Celebrate The Insulin Centennial With Us
Commemorate a century of innovations and breakthroughs which changed people’s lives
At ATTD, together with Eli Lilly, we are celebrating 100 years of insulin.
Review the history of insulin below, as well as some of the activities around the insulin centennial.
Insulin Centennial Award
We recognize the value and importance of continued innovation in diabetes.
Therefore, we are excited to announce that we will be awarding an exemplary individual our Insulin Centennial Award at the ATTD 2022 Conference.
The award will be presented in the Closing Ceremony during ATTD 2022.
The ATTD-Lilly Insulin Centennial Award was awarded to Dr. Irl Hirsh in 2021!
In honor of the 100th anniversary of the discovery of insulin, Eli Lilly and Company have launched the Leonard Award to recognize diverse champions dedicated to advancing diabetes management through innovative thinking and novel approaches.
The Leonard Award program recognizes innovation and positive achievements in the diabetes community.
Stay tuned for more details on the 2022 application process at Lilly.com/LeonardAward.
The Leonard Award is inspired by the life of Leonard Thompson, the first person with diabetes to be treated with insulin in 1922, and looks to celebrate ongoing achievements in the diabetes community.
The Award is open to eligible participants from the following categories:
- Teen/young adult: 18- to 25-year-old living with diabetes or with a strong personal connection to someone impacted by diabetes
- Advocate/advocacy professional: Active advocate for people with diabetes, either through personal channels or with an established organization
- Endocrinologist/primary care physician: Health care professional specializing in endocrinology or who acts as a primary care physician to people with diabetes
- Diabetes educator/nurse: Diabetes educator and/or nurse specializing in the care of people with diabetes
- Researcher: Research professional dedicated to research in the field of diabetes care (therapeutics, technology or otherwise)
Five winners – one from each category – will be selected, and Lilly will give $20,000 in recognition of each winner ($100,000 total) to Life for a Child, a non-profit organization that provides access to care, education, and lifesaving medicines and supplies to children and young people with type 1 diabetes in less-resourced countries.
To be considered for the Leonard Award, nominees will be required to submit an original project, innovation, or effort – beyond drug or device therapy – that addresses either an important need or challenge in the management of diabetes or aims to support the community. Winners will be selected by an external judges’ panel comprised of esteemed leaders in diabetes care, and Dr. Glass will represent Lilly on that committee. The five Leonard Award winners will be announced in November in advance of World Diabetes Day.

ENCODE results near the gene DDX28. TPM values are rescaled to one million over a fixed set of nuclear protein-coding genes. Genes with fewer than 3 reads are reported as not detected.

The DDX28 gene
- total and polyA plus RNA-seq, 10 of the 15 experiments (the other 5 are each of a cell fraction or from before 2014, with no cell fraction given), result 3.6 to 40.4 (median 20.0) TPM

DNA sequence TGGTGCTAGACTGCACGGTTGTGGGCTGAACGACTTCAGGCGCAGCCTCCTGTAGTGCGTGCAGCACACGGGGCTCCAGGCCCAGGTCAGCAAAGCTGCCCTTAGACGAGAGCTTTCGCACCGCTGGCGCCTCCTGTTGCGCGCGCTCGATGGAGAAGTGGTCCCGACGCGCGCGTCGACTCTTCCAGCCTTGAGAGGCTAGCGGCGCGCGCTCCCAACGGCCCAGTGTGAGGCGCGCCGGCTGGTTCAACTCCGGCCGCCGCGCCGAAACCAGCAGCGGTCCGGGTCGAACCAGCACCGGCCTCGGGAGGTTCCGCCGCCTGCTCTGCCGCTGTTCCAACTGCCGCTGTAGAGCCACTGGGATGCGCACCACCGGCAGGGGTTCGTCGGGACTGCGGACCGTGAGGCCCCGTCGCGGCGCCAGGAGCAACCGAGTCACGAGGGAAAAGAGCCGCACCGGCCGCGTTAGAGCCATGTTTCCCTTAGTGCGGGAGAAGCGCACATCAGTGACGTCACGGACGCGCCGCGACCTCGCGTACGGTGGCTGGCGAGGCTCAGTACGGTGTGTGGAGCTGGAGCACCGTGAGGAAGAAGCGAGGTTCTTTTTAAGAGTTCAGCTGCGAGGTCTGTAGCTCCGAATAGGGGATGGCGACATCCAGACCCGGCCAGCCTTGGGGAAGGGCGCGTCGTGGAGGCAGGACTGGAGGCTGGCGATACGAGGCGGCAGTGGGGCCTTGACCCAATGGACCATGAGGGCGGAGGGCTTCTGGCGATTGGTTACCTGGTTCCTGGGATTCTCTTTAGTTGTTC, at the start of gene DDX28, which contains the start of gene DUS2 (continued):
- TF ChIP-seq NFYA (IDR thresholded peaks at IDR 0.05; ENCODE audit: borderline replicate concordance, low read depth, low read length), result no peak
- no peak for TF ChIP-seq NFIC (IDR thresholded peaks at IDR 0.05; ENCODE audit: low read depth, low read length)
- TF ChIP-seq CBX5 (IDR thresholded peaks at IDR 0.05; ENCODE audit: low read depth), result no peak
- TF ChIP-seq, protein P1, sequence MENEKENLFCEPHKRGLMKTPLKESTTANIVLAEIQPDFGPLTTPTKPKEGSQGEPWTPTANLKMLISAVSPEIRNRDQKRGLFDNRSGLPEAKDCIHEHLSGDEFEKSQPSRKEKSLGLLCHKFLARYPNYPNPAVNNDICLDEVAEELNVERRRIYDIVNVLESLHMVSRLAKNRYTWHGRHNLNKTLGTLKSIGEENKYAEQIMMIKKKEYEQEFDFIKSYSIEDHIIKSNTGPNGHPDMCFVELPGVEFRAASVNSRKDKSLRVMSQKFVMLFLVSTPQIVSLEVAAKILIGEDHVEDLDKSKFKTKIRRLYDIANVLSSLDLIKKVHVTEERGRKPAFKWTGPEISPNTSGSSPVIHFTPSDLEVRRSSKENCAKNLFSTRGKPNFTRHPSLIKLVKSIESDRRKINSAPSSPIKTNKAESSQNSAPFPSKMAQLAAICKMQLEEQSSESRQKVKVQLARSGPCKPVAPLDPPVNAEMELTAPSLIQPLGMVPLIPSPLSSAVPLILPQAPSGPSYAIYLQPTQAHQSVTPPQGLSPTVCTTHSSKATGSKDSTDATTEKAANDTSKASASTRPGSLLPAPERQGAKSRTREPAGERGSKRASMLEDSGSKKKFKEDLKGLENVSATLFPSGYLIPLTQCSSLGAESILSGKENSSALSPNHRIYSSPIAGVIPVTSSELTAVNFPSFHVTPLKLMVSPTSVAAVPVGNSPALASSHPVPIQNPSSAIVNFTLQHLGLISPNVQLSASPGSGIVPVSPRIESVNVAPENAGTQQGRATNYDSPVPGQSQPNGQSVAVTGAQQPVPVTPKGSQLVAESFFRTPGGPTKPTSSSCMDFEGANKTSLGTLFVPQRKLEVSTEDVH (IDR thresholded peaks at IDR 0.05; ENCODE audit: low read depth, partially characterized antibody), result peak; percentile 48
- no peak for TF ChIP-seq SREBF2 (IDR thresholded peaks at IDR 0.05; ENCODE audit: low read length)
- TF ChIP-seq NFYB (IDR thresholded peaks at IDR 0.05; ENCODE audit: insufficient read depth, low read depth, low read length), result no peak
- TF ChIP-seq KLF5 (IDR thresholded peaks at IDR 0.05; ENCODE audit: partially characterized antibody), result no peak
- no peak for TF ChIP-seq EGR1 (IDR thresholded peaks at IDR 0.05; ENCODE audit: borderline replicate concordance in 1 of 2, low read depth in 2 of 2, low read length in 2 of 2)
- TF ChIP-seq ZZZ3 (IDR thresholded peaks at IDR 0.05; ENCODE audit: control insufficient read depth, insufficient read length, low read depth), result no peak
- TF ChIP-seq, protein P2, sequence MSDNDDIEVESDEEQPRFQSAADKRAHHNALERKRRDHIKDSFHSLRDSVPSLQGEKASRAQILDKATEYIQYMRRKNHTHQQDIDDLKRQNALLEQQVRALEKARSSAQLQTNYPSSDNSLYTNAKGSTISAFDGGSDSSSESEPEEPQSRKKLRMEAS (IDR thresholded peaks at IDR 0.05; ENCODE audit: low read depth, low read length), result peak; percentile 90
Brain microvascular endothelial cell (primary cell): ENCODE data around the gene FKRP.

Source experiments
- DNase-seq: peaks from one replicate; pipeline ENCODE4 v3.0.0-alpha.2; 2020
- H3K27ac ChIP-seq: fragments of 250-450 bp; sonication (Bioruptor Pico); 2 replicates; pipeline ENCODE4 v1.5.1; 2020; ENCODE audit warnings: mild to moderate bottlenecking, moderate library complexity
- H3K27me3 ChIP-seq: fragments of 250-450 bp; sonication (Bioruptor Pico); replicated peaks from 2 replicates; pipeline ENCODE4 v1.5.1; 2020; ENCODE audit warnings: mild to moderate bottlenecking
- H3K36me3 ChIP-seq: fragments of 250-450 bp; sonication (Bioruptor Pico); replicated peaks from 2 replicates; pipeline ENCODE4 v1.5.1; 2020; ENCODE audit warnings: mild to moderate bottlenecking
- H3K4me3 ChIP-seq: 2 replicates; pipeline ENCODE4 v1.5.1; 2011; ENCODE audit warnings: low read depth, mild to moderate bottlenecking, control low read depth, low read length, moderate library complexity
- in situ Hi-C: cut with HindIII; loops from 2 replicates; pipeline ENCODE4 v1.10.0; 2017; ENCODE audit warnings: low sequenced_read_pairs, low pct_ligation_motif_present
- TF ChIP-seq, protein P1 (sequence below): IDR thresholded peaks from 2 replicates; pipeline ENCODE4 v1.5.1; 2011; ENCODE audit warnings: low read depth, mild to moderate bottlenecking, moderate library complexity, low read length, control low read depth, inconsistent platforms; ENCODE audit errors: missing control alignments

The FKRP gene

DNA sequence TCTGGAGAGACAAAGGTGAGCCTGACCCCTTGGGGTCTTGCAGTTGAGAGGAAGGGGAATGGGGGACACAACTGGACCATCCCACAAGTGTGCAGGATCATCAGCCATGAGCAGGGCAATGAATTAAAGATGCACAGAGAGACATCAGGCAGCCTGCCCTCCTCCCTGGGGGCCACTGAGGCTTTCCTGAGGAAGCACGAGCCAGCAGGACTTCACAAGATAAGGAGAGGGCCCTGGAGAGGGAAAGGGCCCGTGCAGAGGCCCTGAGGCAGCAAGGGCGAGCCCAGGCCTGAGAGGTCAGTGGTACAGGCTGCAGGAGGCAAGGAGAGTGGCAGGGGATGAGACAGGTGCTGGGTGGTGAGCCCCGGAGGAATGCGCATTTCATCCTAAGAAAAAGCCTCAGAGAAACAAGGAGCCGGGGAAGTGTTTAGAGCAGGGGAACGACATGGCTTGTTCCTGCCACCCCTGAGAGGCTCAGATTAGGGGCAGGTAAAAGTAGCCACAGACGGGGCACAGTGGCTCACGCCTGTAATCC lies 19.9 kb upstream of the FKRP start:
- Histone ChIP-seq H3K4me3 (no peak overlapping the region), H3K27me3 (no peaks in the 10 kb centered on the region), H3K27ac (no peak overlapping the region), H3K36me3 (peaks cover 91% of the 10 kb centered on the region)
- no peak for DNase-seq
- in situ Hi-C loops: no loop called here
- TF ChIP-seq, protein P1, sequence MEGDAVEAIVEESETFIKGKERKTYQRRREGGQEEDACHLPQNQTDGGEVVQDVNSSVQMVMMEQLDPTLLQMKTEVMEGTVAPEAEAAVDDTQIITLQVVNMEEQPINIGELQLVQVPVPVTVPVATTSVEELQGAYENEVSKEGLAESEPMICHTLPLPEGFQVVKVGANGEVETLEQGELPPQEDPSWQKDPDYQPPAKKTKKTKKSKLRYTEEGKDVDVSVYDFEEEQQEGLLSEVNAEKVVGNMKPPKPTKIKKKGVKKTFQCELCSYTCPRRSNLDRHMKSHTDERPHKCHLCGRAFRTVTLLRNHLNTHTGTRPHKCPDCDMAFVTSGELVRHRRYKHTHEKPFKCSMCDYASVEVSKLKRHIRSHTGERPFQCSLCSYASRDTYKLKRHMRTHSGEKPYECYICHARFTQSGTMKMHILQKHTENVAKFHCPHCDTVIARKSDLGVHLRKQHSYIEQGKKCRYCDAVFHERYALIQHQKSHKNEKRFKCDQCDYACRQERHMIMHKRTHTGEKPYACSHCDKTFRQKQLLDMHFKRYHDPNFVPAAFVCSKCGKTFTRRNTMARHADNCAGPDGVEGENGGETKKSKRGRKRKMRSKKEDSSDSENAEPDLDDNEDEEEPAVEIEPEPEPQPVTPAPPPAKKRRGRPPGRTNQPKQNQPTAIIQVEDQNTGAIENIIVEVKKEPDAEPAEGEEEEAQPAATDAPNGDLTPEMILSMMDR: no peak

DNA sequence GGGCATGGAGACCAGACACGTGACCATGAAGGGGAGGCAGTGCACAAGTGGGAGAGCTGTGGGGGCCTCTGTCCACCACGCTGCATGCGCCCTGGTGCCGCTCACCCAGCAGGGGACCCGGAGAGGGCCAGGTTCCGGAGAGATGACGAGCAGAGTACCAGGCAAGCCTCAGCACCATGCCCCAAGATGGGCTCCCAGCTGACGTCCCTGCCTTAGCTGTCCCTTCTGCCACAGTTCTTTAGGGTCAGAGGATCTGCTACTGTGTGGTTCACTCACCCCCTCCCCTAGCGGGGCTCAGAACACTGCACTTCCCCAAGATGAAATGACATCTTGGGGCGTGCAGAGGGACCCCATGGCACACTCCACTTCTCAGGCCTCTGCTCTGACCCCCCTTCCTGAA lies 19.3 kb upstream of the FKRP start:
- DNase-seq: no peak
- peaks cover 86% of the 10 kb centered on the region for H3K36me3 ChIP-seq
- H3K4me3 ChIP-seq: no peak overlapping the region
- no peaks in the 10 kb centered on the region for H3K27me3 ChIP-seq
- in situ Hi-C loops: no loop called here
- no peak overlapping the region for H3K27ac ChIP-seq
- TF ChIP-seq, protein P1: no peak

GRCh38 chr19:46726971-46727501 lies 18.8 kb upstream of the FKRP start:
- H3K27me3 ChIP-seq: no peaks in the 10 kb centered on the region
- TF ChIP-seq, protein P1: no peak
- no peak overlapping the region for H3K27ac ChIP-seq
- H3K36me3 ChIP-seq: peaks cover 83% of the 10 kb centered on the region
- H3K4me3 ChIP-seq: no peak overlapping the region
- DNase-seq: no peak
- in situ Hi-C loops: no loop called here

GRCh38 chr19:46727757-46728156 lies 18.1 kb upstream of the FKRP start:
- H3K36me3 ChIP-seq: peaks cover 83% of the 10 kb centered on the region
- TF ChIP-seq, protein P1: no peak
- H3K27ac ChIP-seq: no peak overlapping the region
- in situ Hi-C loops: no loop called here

Stay tuned via Lilly.com/LeonardAward for more details on when the nomination and application window for the 2022 Leonard Award is opening.
The Leonard Award is free to enter.
Official eligibility criteria and terms and conditions can be found on the website.
Leonard Thompson was the first person in the world to receive an insulin injection. He received his first dose in January of 1922 at the age of 14. He lived on insulin for the next 13 years until the age of 27, when he died from pneumonia. Lilly’s Leonard award commemorating the centennial anniversary of insulin is named for him.
Read more below about how far we’ve come over the past century
The History of Insulin
Take a 360-degree look at insulin use, as well as research and development, over the last 100 years.
Over the last 100 years, significant advancements have been made in insulin manufacturing.
Take a look at the history and improvements in insulin manufacturing.
Patient JL was a patient of Dr. William McKim Marriott at the St. Louis Children’s Hospital. Prior to the first photograph, he was diagnosed with diabetes for two years and was on a typical starvation diet of the period. He weighed 15 lbs on December 7, 1922.
The second photograph was taken Feb 26, 1923 when he weighed 30 pounds and was on a diet of 55 grams of carbohydrate, 85 grams of protein, and 100 grams of fat. Over the three months he was treated with insulin, his dosage was reduced from 75 units to 15 units, believed to be an indication of an increasing carbohydrate tolerance due to the insulin.
[Note: contrary to many internet postings who mistake this child for Leonard Thompson, this is not Leonard Thompson.]
A production operator and an insulin finishing line.
Seven men are by a truck owned by Capitol Transfer Co. that is holding a 34,000 pound insulin vacuum drier. The truck is parked in front of Eli Lilly Building Number 20 in Indianapolis
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Leonard Thompson was the first person in the world to receive an insulin injection. He received his first dose in January of 1922 at the age of 14. He lived on insulin for the next 13 years until the age of 27, when he died from pneumonia.
Early automated manufacturing of insulin